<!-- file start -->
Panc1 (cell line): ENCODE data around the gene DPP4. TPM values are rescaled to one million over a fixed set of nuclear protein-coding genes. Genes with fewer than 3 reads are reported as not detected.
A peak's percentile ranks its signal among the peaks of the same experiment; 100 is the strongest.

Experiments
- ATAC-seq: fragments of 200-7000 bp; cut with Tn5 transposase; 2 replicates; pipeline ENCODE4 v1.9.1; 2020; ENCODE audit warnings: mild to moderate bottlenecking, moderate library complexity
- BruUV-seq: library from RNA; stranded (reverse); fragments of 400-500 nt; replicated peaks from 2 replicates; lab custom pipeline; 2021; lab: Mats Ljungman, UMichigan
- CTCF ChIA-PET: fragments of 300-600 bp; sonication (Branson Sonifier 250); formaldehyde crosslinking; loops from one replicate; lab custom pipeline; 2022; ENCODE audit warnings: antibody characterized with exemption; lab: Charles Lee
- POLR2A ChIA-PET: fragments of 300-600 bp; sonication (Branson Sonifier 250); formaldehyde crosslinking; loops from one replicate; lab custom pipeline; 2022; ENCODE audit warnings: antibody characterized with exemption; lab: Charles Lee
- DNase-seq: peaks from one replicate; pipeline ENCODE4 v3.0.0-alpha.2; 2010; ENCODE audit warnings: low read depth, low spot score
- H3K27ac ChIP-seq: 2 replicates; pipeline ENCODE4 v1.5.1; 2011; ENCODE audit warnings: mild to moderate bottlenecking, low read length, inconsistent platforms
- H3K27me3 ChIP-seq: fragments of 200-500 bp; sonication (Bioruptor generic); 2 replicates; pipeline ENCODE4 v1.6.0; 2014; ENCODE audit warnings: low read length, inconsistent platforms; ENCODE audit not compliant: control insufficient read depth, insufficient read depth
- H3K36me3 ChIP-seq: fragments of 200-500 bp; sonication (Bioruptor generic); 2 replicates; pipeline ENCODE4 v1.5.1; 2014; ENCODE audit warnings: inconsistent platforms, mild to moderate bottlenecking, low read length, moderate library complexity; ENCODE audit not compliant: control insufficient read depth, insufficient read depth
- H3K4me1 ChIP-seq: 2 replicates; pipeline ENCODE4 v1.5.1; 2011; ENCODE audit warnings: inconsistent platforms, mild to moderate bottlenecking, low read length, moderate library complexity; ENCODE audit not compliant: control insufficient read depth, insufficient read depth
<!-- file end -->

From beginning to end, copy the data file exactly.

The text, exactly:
Panc1 (cell line): ENCODE data around the gene DPP4. TPM values are rescaled to one million over a fixed set of nuclear protein-coding genes. Genes with fewer than 3 reads are reported as not detected.
A peak's percentile ranks its signal among the peaks of the same experiment; 100 is the strongest.

Experiments
- ATAC-seq: fragments of 200-7000 bp; cut with Tn5 transposase; 2 replicates; pipeline ENCODE4 v1.9.1; 2020; ENCODE audit warnings: mild to moderate bottlenecking, moderate library complexity
- BruUV-seq: library from RNA; stranded (reverse); fragments of 400-500 nt; replicated peaks from 2 replicates; lab custom pipeline; 2021; lab: Mats Ljungman, UMichigan
- CTCF ChIA-PET: fragments of 300-600 bp; sonication (Branson Sonifier 250); formaldehyde crosslinking; loops from one replicate; lab custom pipeline; 2022; ENCODE audit warnings: antibody characterized with exemption; lab: Charles Lee
- POLR2A ChIA-PET: fragments of 300-600 bp; sonication (Branson Sonifier 250); formaldehyde crosslinking; loops from one replicate; lab custom pipeline; 2022; ENCODE audit warnings: antibody characterized with exemption; lab: Charles Lee
- DNase-seq: peaks from one replicate; pipeline ENCODE4 v3.0.0-alpha.2; 2010; ENCODE audit warnings: low read depth, low spot score
- H3K27ac ChIP-seq: 2 replicates; pipeline ENCODE4 v1.5.1; 2011; ENCODE audit warnings: mild to moderate bottlenecking, low read length, inconsistent platforms
- H3K27me3 ChIP-seq: fragments of 200-500 bp; sonication (Bioruptor generic); 2 replicates; pipeline ENCODE4 v1.6.0; 2014; ENCODE audit warnings: low read length, inconsistent platforms; ENCODE audit not compliant: control insufficient read depth, insufficient read depth
- H3K36me3 ChIP-seq: fragments of 200-500 bp; sonication (Bioruptor generic); 2 replicates; pipeline ENCODE4 v1.5.1; 2014; ENCODE audit warnings: inconsistent platforms, mild to moderate bottlenecking, low read length, moderate library complexity; ENCODE audit not compliant: control insufficient read depth, insufficient read depth
- H3K4me1 ChIP-seq: 2 replicates; pipeline ENCODE4 v1.5.1; 2011; ENCODE audit warnings: inconsistent platforms, mild to moderate bottlenecking, low read length, moderate library complexity; ENCODE audit not compliant: control insufficient read depth, insufficient read depth